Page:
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Symptoms and Signs of Ovarian Cysts

Doctor's Notes on Ovarian Cysts

An ovarian cyst is an enclosed sac-like structure filled with fluid or semi-solid material located in the ovary. Ovarian cysts are very common and can arise due to a number of causes. Causes of ovarian cysts include hormonal changes during the menstrual cycle (follicular cysts), endometriosis, benign tumors, and cysts due to polycystic ovary syndrome (PCOS). Most ovarian cysts are benign (not cancerous), but in some cases, ovarian cancers may be associated with cysts.

Ovarian cysts do not always cause signs or symptoms. Signs and symptoms are more common with larger cysts. Symptoms of an ovarian cyst can include pain in the abdomen, pelvis, or low back, bloating, or increased abdominal girth. Associated symptoms with larger cysts can include pain during sexual intercourse difficulty with bowel movements, having painful bowel movements, or nausea and vomiting.

Medical Author:
Medically Reviewed on 3/11/2019

Ovarian Cysts Symptoms

Usually ovarian cysts do not produce symptoms, and are found during a routine physical exam. They also may be seen as an incidental finding on an ultrasound performed for other reasons. However, symptoms can be present, especially with large cysts or ruptured cysts. These are variable and may include:

  • Pain with sexual intercourse, especially with deep penetration
  •  Lower abdominal or pelvic pain. This may be intermittent, or can be severe, sudden, and sharp
  • Irregular menstrual periods
  • A feeling of lower abdominal or pelvic pressure or fullness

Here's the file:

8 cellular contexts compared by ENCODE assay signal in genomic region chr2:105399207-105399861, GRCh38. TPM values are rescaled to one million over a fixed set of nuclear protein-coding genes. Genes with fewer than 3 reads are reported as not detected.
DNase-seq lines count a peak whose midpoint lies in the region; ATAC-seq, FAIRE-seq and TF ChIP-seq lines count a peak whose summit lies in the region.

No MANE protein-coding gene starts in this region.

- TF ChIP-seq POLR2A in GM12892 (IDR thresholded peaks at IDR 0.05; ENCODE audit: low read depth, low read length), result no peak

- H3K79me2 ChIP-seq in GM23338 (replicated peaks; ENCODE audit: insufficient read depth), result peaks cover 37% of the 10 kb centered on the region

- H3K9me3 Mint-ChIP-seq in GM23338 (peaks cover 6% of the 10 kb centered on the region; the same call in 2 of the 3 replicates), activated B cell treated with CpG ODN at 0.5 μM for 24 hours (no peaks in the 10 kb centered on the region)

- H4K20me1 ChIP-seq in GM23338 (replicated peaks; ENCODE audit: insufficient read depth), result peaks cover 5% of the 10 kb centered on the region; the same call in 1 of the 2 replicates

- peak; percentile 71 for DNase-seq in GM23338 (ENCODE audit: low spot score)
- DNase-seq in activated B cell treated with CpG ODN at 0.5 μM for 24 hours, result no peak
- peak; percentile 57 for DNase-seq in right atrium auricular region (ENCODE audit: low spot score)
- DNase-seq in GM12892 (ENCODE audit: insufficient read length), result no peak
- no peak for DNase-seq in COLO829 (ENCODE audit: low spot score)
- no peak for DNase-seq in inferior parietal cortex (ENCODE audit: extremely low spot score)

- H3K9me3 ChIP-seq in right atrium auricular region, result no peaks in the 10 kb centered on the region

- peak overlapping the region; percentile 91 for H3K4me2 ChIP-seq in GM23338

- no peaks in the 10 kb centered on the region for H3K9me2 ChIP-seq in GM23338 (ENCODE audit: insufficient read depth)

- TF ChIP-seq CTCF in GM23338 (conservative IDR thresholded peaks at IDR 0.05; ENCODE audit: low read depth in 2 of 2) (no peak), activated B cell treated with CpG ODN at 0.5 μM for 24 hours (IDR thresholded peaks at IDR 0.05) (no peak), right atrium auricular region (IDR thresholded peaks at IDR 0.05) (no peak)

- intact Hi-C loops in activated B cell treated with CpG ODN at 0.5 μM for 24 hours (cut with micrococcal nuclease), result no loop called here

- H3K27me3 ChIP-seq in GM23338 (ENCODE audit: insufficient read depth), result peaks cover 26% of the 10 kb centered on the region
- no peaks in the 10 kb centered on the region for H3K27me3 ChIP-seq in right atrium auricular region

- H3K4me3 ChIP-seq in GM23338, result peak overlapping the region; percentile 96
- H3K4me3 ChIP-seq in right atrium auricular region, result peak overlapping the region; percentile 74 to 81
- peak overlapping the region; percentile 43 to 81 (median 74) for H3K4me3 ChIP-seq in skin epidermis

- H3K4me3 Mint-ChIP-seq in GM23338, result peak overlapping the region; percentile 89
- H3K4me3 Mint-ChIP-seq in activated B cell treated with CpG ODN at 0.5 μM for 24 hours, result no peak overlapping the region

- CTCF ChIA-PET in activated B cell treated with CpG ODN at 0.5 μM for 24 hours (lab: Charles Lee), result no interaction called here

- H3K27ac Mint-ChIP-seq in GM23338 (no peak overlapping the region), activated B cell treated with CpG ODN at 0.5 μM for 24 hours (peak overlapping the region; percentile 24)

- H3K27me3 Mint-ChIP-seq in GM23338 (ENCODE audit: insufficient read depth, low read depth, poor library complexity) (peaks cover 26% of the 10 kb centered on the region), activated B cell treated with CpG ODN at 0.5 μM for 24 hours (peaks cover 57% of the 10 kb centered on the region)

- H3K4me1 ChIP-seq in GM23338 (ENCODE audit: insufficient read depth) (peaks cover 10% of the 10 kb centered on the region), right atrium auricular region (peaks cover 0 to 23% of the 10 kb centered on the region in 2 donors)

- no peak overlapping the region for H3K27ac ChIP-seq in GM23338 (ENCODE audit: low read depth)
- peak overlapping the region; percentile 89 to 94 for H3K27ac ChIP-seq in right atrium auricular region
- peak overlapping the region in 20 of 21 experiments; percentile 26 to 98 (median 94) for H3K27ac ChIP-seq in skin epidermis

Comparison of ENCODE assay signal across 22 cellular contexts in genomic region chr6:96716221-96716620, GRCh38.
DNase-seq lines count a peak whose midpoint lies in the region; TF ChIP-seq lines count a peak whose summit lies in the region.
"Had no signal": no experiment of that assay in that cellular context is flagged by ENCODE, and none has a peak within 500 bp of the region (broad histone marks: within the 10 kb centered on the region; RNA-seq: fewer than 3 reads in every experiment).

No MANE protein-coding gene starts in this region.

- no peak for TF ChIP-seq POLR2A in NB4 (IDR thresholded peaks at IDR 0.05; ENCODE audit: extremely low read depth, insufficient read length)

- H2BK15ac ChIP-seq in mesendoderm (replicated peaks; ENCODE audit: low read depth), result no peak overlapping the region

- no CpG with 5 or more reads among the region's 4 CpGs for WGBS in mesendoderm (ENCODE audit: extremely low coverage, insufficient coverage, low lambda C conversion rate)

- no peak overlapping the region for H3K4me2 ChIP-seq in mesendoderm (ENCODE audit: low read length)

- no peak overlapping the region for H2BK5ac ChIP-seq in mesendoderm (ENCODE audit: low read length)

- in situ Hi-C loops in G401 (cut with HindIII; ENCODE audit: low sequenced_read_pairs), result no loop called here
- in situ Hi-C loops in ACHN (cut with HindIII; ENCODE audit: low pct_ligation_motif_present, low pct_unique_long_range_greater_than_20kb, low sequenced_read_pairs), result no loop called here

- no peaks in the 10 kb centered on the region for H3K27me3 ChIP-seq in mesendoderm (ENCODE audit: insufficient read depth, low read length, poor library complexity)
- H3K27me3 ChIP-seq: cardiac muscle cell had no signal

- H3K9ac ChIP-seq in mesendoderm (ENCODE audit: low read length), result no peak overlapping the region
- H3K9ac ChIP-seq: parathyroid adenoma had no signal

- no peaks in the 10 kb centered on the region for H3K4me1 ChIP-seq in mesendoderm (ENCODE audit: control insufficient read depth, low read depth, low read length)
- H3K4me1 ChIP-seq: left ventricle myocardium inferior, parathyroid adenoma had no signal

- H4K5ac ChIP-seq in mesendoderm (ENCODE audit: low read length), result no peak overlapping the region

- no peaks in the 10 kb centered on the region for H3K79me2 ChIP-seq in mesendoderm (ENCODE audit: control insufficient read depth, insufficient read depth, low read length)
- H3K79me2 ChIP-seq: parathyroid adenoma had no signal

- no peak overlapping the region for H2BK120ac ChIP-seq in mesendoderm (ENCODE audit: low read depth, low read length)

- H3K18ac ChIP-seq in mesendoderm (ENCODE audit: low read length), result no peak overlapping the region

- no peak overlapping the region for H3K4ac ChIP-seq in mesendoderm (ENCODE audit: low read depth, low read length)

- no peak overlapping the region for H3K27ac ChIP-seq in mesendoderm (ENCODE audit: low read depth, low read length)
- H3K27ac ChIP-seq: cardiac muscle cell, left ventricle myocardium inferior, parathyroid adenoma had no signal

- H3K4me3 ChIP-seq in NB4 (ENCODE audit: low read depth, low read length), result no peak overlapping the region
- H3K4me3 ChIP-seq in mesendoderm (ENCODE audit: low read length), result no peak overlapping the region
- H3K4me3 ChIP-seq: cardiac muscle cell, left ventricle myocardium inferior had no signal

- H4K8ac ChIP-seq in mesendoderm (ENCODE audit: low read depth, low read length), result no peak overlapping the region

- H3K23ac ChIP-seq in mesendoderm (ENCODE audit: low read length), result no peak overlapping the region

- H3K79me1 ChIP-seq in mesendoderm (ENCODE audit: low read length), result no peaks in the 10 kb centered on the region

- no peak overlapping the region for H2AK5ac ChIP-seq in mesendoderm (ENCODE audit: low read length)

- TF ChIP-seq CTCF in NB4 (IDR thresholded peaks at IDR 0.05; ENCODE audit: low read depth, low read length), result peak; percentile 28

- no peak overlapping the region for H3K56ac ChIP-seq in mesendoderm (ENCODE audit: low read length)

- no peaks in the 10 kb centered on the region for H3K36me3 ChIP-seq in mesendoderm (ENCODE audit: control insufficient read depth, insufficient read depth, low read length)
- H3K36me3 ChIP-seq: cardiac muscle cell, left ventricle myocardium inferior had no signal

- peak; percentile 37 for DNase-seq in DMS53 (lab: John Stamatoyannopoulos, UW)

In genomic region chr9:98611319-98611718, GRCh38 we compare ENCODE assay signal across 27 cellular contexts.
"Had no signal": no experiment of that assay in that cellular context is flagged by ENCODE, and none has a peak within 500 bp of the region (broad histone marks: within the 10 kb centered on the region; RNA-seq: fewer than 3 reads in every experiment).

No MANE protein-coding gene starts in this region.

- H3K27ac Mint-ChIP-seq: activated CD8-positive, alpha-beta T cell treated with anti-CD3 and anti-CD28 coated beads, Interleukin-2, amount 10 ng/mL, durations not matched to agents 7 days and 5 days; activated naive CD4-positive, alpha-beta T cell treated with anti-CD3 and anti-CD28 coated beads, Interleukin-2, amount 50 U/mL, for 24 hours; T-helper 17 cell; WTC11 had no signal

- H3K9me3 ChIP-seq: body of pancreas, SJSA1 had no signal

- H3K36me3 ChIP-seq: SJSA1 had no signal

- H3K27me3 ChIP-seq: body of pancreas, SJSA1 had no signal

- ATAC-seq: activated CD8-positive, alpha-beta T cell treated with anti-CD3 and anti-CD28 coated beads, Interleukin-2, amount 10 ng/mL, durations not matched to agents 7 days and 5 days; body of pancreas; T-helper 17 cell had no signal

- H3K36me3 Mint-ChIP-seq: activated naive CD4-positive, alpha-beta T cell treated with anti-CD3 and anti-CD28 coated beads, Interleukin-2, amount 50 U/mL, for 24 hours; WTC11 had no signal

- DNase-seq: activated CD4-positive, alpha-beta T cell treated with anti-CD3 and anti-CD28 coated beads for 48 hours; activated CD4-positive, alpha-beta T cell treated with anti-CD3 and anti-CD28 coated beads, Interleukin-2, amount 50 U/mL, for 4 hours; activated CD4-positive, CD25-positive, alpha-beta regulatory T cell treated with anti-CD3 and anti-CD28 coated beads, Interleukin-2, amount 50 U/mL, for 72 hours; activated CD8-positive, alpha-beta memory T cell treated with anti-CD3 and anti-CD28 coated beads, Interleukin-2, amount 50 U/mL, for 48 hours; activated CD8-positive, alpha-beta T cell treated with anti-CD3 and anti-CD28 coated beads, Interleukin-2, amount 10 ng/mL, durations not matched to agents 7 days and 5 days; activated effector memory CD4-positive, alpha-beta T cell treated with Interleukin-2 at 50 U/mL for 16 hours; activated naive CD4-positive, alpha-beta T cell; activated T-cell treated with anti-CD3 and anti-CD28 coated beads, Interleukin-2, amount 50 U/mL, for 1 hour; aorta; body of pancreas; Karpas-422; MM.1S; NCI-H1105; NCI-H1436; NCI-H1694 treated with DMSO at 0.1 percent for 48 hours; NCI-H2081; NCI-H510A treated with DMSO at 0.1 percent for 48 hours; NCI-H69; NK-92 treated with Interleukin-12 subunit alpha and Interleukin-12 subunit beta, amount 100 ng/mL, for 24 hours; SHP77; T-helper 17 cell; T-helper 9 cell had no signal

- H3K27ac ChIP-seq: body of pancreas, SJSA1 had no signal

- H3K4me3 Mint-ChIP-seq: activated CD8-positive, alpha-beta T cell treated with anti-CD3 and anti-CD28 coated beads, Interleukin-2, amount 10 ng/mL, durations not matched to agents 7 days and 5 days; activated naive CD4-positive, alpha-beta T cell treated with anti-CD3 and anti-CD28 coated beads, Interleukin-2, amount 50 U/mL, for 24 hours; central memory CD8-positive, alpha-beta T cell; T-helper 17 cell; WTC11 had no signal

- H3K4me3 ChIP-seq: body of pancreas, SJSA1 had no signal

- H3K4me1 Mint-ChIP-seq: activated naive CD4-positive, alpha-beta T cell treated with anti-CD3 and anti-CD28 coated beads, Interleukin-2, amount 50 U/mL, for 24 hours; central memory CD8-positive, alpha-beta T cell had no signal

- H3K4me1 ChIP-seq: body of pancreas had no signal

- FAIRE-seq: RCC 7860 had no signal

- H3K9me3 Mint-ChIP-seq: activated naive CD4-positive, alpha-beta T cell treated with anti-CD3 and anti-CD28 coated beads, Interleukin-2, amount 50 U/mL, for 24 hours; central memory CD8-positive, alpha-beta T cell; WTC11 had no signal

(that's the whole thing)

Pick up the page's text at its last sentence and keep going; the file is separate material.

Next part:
• Chronic pelvic pain or low back pain throughout the menstrual cycle
  • Pelvic pain following exercise or vigorous activity
  • Pain or pressure with urination or bowel movement
  • Nausea and vomiting
  • Vaginal pain or spotty bleeding from the vagina
  • Infertility
  • Problems having bowel movements
  • Feeling pressure to have a bowel movement
  • Abdominal tenderness
  • Abdominal distension
  • Bloating
  • Feeling of abdominal fullness
  • Heartburn
  • Indigestion
  • Feeling full early when eating
  • Problems with the control of urination

A ruptured ovarian cyst typically causes severe pain that comes on suddenly. This most commonly occurs in the mid-menstrual cycle and often happens following sexual intercourse or exercise.

Ovarian Cysts Causes

The following are risk factors for developing ovarian cysts:

  • History of previous ovarian cysts
  • Irregular menstrual cycles
  • Obesity
  • Early menstruation (11 years or younger)
  • Infertility
  • Infertility treatment with gonadotropin medications
  • Hypothyroidism
  • Tamoxifen (Soltamox) therapy for breast cancer

Oral contraceptive/birth control pill usage decreases the risk of developing ovarian cysts, because they prevent ovulation.

Ovarian Cyst Symptoms, Types, and Treatment Slideshow

Ovarian Cyst Symptoms, Types, and Treatment Slideshow

Ovarian cysts are fluid-filled sacs that grow inside or on top of one (or both) ovaries. A cyst is a general term used to describe a fluid-filled structure. Ovarian cysts are usually asymptomatic, but pain in the abdomen or pelvis is common.


What Are the Ovaries? What Do the Ovaries Do?

The ovaries are reproductive organs in women that are located in the pelvis. One ovary is on each side of the uterus, and each is about the side of a walnut. The ovaries produce eggs and the female hormones, estrogen and progesterone. The ovaries are the main source of female hormones that control sexual development including breasts, body shape, and body hair. The ovaries also regulate the menstrual cycle and pregnancy.


What Is Ovulation?

Ovulation is controlled by a series of hormone chain reactions originating from the brain’s hypothalamus. Every month, as part of a woman’s menstrual cycle, follicles rupture, releasing an egg from the ovary. A follicle is a small fluid sac that contains the female gametes (eggs) inside the ovary. This process of releasing and egg from the ovary an into the Fallopian tube is known as ‘ovulation’.

REFERENCE:

Kasper, D.L., et al., eds. Harrison's Principles of Internal Medicine, 19th Ed. United States: McGraw-Hill Education, 2015.

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